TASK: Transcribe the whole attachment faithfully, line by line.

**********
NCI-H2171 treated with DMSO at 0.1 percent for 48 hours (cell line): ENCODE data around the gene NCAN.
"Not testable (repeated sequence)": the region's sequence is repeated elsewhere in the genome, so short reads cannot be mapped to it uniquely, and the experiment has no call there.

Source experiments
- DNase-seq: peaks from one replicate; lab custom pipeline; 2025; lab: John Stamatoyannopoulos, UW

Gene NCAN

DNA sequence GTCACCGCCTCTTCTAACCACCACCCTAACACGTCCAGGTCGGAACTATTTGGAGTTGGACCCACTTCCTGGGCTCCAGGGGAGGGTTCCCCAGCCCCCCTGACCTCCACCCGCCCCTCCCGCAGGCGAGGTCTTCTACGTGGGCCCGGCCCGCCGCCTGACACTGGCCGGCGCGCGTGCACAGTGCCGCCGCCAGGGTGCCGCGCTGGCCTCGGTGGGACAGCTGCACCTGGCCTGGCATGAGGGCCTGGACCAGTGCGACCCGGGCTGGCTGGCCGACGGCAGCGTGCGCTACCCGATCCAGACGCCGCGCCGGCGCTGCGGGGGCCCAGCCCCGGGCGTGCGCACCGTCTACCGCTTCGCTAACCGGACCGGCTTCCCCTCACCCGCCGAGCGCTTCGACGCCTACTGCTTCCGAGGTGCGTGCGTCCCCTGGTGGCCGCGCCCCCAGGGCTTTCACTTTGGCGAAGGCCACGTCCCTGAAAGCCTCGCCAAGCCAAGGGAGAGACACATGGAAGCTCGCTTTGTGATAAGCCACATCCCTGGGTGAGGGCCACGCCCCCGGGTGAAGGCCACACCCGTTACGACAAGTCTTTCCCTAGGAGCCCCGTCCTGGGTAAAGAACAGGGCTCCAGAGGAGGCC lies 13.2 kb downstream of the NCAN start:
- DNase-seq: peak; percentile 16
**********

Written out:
NCI-H2171 treated with DMSO at 0.1 percent for 48 hours (cell line): ENCODE data around the gene NCAN.
"Not testable (repeated sequence)": the region's sequence is repeated elsewhere in the genome, so short reads cannot be mapped to it uniquely, and the experiment has no call there.

Source experiments
- DNase-seq: peaks from one replicate; lab custom pipeline; 2025; lab: John Stamatoyannopoulos, UW

Gene NCAN

DNA sequence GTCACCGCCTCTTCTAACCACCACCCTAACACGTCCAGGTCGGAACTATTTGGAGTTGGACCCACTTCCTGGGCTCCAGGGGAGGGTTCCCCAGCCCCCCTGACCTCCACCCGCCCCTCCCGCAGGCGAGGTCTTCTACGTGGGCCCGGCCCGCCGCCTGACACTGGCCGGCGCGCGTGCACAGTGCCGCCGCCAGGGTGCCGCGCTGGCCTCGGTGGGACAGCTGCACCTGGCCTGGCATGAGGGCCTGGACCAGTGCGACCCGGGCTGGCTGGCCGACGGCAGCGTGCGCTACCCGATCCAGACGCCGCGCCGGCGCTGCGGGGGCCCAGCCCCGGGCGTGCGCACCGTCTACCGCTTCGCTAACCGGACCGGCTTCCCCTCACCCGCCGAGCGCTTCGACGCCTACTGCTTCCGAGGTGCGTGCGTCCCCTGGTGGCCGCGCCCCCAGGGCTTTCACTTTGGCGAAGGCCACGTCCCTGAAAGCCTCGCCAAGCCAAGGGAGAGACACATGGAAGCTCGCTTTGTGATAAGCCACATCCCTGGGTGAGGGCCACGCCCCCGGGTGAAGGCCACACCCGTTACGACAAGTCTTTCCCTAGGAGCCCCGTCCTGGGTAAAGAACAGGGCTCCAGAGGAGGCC lies 13.2 kb downstream of the NCAN start:
- DNase-seq: peak; percentile 16